Tower Grove | St. Louis Public Radio

Tower Grove

At each of six intersections along Compton Avenue in south St. Louis, 16 of these balls now sit in the road, narrowing lanes.
Kae Petrin | St. Louis Public Radio

Some south St. Louis residents have encountered a new obstacle on their morning commute: concrete balls.

The spherical barriers were installed last month at the corners of intersections along Compton Avenue to calm traffic and increase public safety. But some residents are worried they’re causing more problems than they will solve.

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An uncooked egg sits in stone, the shell turned transluscent by white vinegar. Through it the yolk is visible.
Provided by the Catalina Ouyang

Catalina Ouyang’s sculptures are an amalgam of unexpected materials: a raw egg soaked in white vinegar, marble, fake bones, a printed copy of Italo Calvino’s book “Invisible Cities” and basketball shorts. 

Ouyang uses the objects to examine her Chinese-American identity and challenge social pressures placed on immigrants to conform to North American norms. She specifically aims to provoke questions about how society asks immigrants to assimilate into white culture.

She wants people to consider what for her is a consistent dilemma: “How to contend with what I call the aspirational fantasy of whiteness in what I think persists as an imperialist and colonialist power structure."

Matt the Cat's human mom, Maire Murphy, said Matt's brother Oliver is doing okay, but he's a little needy since his best buddy has gone missing. Matt looks a lot like Oliver but he was heavier last time Murphy saw him.
Carolina Hidalgo | St. Louis Public Radio

When St. Louisans think about the biggest news so far in 2016, what probably comes to mind is the New Year’s flooding or the Rams leaving town.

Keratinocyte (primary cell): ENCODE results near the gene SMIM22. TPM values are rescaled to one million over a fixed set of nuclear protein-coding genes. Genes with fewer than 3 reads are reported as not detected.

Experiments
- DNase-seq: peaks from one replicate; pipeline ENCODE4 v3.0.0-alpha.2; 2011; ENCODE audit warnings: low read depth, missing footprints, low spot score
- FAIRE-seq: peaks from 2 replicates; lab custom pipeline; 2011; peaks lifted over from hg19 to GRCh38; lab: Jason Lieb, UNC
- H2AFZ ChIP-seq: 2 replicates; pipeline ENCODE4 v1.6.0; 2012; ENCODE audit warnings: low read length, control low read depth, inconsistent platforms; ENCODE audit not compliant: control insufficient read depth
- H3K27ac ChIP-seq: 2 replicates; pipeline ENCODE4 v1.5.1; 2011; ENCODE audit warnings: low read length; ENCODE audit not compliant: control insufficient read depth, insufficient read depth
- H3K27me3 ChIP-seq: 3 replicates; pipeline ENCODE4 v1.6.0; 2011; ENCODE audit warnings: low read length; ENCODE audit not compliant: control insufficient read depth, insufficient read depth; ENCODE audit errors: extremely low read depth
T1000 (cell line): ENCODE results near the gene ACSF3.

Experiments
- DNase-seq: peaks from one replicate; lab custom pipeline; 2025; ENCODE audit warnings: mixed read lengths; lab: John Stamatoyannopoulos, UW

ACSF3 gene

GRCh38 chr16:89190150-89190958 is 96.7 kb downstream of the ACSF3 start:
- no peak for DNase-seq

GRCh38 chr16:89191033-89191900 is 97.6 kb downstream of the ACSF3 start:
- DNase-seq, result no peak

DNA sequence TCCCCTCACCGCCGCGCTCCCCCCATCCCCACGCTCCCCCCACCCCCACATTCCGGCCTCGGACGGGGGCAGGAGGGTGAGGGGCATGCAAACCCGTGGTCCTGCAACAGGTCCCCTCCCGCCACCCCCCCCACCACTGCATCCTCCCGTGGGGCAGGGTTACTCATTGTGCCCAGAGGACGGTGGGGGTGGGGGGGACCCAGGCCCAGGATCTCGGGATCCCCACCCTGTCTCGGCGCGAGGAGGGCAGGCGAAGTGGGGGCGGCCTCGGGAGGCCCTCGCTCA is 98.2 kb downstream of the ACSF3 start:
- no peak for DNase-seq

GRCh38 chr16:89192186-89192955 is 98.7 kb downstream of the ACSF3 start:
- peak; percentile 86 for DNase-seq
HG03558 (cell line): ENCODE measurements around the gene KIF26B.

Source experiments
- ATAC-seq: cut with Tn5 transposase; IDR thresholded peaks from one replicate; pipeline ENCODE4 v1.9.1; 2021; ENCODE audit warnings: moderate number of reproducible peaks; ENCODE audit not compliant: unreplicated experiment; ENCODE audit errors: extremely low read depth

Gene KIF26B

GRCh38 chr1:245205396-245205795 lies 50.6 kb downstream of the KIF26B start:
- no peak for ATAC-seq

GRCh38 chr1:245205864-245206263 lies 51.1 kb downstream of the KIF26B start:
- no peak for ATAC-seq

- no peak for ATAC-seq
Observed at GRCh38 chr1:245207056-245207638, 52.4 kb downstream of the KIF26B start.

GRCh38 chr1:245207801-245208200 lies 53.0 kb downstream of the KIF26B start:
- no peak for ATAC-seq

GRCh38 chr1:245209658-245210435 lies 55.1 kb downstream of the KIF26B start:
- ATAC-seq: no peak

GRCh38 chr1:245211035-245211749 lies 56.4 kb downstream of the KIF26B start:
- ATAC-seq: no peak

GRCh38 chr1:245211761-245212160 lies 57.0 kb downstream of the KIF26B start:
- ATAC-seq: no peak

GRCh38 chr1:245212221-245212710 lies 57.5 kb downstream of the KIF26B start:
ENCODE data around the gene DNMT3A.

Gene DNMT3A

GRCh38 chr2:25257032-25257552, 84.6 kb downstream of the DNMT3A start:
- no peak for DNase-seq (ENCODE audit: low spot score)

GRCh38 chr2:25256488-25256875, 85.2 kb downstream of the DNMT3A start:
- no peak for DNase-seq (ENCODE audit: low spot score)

But for many people in one city neighborhood, the focus isn’t on football but a feline — a certain orange one, who has his own Facebook page and Twitter account. So how has this cat become the talk of Tower Grove South?

John Karel
Provided by Tower Grover Pak

After 27 years, John Karel, the director of Tower Grove Park is stepping down.

Karel says during his time as director he always worked to restore, maintain and improve the park. The next person will still have a lot to do to maintain the city's second largest park.

(Rachel Lippmann/St. Louis Public Radio)

Some drivers who normally use Interstate 64 to get downtown will have to find alternate routes this weekend.

Weather permitting, the Missouri Department of Transportation will shut down a portion of Interstate 64 at 8 p.m.  Friday to demolish the bridges carrying Taylor and Newstead avenues over the highway.

Eastbound traffic will have to exit at Hampton, and westbound traffic at Forest Park Avenue.

(See the map of the detour here)

(via Flickr/lordsutch)

St. Louisans can expect delays on Interstate 64 next spring as the Missouri Department of Transportation gets ready for major road construction on the highway east of Kingshighway.

The projects will be the subject of a public meeting on Thursday night at Stix Early Childhood Center, 647 Tower Grove Ave. They include: